Thursday, April 17, 2008 Updated: April 18, 2:35 PM ET
The education of Andrew Bynum
By LZ Granderson Page 2
Do you remember what your life was like at the age of 17?
Were you a know-it-all? A rebel who didn't listen to your parents, or was too insecure to ask any of your many questions?
What about at 18 or 19?
Some of the biggest mistakes all of us have made happened during our late teens, as we wrestled with who we wanted to be, who we were expected to be, and who we actually were. And, thankfully, most of us spent that trial-and-error period in obscurity.
Andrew Bynum had no such good fortune.
He has gone through this error-prone maturation process in the public eye, while also juggling media scrutiny and the unrealistic expectations of fans. Although Bynum says it's unlikely he'll return from his knee injury any sooner than the Western Conference finals -- assuming his team is still playing -- this has been, without question, the year he finally silenced his critics. Not an easy feat when you consider that, less than a year ago, he had to endure the frenzy surrounding a proposed Jason Kidd trade and the subsequent remarks made about him by someone I'm sure he thought he could trust.
Remember, back in '05, Andrew Bynum was the youngest player ever drafted into the NBA.
"Andrew Bynum? What the f---?" Kobe Bryant reportedly said on tape last spring. "Are you kidding me? Andrew Bynum? F------ ship his ass out."
The kid was 19.
True, it was Bynum's choice to enter the NBA. So, no, he should not be coddled.
True, he's a millionaire now, and appears headed toward a much bigger payday in the not-too-distant future.
And true, no one's ever died from being publicly criticized.
But as I sat with Bynum -- and teammates Jordan Farmar, Ronny Turiaf and Sasha Vujacic -- recently, I couldn't help but feel a little sorry for him. Fame and fortune can buy you fancy cars, and get you seated quickly in a city's hot restaurant, but they cannot buy back the one thing we all take for granted -- youth. You get only one crack at it, and for the most part, Bynum traded the latter part of his to be a Laker.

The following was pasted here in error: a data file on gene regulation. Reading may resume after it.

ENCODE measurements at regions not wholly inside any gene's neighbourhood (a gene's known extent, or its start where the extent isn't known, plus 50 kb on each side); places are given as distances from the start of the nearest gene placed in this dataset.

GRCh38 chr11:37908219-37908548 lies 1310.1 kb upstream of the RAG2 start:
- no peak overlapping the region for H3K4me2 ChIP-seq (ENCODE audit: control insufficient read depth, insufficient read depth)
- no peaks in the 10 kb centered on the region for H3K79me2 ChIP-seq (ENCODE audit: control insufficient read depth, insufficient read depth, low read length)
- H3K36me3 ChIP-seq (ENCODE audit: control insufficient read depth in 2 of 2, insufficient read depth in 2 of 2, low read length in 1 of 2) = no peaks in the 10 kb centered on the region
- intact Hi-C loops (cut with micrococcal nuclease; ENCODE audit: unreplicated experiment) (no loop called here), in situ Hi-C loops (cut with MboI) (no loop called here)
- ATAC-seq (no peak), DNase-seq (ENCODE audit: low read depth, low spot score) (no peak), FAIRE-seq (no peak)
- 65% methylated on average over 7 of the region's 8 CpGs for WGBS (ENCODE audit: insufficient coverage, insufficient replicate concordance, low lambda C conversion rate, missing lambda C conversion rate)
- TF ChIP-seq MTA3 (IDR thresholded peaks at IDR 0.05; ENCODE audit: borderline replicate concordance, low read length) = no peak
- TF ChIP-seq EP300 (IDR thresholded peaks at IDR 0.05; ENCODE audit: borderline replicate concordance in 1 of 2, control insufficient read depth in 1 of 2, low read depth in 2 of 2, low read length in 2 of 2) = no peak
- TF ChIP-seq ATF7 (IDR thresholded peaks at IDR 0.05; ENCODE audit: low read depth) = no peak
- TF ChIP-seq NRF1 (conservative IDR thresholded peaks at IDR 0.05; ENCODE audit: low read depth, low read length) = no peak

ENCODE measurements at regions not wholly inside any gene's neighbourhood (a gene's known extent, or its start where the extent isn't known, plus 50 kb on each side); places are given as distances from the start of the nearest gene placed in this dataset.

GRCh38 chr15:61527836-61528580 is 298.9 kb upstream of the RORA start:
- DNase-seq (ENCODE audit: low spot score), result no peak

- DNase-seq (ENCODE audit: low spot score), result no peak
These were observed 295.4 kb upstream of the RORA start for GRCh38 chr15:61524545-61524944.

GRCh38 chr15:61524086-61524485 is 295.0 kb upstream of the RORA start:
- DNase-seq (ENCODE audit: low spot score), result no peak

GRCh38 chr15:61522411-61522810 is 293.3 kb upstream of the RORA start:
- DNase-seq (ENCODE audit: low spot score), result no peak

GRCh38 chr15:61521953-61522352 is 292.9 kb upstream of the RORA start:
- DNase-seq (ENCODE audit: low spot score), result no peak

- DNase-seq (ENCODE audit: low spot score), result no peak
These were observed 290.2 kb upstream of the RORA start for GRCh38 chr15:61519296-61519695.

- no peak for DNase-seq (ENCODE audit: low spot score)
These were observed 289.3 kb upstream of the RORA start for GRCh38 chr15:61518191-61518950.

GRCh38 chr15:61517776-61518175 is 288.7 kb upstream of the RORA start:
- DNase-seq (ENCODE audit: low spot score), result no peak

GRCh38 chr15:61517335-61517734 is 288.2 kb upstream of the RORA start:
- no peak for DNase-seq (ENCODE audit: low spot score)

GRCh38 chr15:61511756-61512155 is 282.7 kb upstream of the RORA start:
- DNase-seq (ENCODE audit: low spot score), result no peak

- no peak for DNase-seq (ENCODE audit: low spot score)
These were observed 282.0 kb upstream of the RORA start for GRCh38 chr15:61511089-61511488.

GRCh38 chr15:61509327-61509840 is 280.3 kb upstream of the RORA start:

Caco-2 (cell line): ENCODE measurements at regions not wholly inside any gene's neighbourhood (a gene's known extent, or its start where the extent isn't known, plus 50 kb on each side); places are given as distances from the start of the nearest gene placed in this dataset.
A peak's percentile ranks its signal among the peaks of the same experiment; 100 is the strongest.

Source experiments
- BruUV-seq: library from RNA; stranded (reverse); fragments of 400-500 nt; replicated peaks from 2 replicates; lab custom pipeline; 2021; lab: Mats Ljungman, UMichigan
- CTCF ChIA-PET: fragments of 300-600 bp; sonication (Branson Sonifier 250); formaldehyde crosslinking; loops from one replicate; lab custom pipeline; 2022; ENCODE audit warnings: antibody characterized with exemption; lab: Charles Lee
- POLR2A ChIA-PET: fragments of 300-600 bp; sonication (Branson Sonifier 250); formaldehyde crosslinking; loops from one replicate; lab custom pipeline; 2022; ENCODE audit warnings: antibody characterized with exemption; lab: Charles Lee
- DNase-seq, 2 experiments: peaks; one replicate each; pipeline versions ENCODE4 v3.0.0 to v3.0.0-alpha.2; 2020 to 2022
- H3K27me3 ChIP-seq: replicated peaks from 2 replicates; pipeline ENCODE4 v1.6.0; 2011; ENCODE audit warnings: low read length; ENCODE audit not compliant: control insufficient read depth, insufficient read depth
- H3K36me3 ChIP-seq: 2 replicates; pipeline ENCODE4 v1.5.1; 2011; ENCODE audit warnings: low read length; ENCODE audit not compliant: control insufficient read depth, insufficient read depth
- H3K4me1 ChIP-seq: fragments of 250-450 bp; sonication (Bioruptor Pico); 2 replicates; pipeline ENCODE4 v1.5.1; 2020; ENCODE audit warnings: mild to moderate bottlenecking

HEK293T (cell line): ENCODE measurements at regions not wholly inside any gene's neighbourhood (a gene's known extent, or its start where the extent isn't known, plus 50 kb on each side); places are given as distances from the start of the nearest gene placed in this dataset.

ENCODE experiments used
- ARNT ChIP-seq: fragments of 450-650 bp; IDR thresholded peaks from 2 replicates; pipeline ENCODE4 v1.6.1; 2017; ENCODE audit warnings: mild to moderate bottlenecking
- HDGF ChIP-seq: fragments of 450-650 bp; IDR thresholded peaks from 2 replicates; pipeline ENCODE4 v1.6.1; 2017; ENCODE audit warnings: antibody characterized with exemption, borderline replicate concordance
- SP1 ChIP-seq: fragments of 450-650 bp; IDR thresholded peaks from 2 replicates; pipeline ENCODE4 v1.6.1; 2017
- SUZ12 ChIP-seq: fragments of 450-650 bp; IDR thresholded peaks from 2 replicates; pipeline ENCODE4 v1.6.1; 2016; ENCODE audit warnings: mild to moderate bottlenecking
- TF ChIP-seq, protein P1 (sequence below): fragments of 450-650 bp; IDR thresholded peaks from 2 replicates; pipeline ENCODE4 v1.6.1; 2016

On the outside looking in, it seems like a no-brainer swap. Hell, on the inside looking out I'm sure that swap is still pretty sweet. But as the soft-spoken Bynum reminded me, that decision comes with a fairly heavy price.
"I was so young when I came into the league I didn't really have a chance to do any of that stuff," he said. "And so it's tough, especially dating, because I am famous now, so it's hard to tell if a girl likes you for you or because you're a basketball player."
With everything else going on with you emotionally, could you imagine going through your late teens having no idea whom you can trust with so much at stake? When all you want to do is go out and meet a girl or a guy and just hang out, without worrying if all the person sees is what you can do for them?
Those words from Kobe had to sting the young center.
When you throw a talented kid into the very adult world of professional sports, there is a certain amount of arrested development. Some teenage athletes have the skill set to be successful at the game they are being paid to play, but not the wherewithal to comprehend the other games that life offers. Something as simple as who pays for dinner can be interpreted in a multitude of ways, and yet neither scenario offers very much insight into whether or not what the other person is saying to you is actually the truth. It's as if your life is being directed by M. Night Shyamalan, and you constantly have to have your guard up, looking for the twist at the end.
Sometimes these kids turn out OK, like Kevin Garnett. Sometimes they have to go through a rough patch before getting it together, like Jennifer Capriati. And then there are those who just never should have been put in that situation in the first place, like Eddie Griffin.
The thing is, you never really know who can carry what until they pick up the load and start their journey. If they're blessed like Bynum, they have a strong family structure that can help them along the way. But not even the love and support of the world's greatest mom -- and it's my understanding Bynum's mother is in the running for that award -- can make up for the kind of lessons that can be taught only by life.
As the other men spoke of dating, and college, and going out, the 20-year-old Bynum sat quietly, wide-eyed, hearing about a world he knows nothing about and never will.
That is a burden Bynum has to carry publicly.
That is a burden he has to carry alone.
LZ Granderson is a Page 2 columnist and a senior writer with ESPN The Magazine, as well as a regular on ESPN's "First Take." He's also host of the Page 2 video series, "LZ's Cafe." He can be reached at firstname.lastname@example.org.